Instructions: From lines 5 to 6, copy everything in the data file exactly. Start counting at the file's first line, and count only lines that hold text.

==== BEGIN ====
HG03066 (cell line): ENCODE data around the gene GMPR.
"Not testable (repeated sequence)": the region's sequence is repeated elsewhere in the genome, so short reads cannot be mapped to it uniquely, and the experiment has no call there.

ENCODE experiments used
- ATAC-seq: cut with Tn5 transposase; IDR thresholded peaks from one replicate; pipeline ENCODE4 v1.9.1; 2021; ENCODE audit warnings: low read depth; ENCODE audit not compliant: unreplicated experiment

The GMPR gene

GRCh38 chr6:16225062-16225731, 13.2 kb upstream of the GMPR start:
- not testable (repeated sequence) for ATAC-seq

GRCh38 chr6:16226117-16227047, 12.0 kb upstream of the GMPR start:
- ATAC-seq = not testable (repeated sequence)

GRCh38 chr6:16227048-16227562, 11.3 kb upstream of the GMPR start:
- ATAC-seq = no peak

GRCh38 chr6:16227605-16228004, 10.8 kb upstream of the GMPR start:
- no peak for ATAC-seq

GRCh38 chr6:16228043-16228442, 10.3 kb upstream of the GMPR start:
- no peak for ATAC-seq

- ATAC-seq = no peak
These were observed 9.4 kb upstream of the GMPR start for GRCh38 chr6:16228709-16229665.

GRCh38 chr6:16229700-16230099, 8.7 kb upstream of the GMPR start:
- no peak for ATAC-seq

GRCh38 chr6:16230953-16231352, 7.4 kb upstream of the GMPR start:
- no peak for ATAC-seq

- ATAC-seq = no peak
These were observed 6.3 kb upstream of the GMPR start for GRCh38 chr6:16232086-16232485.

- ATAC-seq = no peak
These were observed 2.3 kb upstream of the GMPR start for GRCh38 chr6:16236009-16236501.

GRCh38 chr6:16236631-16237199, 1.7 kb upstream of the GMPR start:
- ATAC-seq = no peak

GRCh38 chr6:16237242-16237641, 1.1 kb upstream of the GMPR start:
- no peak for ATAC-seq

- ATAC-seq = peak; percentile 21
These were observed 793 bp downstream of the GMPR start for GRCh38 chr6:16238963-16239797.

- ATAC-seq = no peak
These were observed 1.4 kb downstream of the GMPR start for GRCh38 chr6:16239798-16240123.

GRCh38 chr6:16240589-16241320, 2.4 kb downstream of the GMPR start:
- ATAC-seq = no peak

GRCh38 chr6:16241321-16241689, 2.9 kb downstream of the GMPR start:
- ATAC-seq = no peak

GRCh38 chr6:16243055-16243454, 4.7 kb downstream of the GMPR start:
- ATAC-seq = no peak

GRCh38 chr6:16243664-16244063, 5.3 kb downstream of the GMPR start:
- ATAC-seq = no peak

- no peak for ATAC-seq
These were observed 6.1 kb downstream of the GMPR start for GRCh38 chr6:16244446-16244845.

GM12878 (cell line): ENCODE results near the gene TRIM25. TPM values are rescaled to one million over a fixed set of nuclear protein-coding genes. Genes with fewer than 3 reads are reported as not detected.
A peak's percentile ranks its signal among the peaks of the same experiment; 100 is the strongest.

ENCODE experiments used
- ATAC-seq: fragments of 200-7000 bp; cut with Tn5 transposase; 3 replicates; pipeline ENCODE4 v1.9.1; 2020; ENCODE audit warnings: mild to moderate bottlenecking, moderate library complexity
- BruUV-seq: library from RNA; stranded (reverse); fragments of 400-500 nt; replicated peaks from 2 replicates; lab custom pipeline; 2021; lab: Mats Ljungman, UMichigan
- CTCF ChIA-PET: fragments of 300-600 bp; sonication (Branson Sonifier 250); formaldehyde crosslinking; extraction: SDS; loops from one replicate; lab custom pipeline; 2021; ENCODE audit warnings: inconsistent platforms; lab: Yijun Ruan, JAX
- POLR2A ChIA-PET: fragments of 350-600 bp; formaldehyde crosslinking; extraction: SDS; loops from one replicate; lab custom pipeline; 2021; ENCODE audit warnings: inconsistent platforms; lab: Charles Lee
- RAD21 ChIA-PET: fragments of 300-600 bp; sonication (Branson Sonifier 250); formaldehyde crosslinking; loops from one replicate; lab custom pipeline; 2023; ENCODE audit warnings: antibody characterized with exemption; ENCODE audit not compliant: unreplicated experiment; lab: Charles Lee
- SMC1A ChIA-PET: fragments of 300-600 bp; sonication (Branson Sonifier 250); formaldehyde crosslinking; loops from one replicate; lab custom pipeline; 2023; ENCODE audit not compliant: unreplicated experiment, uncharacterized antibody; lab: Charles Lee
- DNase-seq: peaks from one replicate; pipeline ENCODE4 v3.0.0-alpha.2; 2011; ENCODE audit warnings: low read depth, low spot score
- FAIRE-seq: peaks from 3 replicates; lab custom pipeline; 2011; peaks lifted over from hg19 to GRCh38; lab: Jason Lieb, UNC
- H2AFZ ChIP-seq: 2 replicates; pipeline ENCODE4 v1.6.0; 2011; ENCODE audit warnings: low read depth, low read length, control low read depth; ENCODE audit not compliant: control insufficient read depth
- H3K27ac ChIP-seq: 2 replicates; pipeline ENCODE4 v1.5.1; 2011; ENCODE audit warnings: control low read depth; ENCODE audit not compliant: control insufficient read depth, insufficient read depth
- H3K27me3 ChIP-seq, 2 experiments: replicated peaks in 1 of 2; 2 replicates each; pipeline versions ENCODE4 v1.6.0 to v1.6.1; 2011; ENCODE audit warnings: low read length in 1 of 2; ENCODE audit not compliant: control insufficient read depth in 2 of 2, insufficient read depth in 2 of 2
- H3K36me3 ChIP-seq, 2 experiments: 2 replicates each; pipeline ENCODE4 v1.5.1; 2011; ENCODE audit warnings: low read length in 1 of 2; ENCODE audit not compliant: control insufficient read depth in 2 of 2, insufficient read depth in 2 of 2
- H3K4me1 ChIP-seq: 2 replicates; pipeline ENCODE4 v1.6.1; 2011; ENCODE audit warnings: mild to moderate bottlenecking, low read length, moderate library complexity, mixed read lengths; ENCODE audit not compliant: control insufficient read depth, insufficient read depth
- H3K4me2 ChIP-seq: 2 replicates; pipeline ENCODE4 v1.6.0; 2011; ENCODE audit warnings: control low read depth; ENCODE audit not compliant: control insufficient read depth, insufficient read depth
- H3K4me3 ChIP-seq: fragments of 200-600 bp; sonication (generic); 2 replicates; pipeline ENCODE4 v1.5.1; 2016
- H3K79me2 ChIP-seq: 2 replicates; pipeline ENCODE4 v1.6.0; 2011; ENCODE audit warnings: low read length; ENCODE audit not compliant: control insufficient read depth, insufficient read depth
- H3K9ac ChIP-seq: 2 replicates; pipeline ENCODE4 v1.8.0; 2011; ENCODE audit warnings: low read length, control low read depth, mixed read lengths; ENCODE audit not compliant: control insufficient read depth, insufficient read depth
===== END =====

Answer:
The GMPR gene

GRCh38 chr6:16225062-16225731, 13.2 kb upstream of the GMPR start: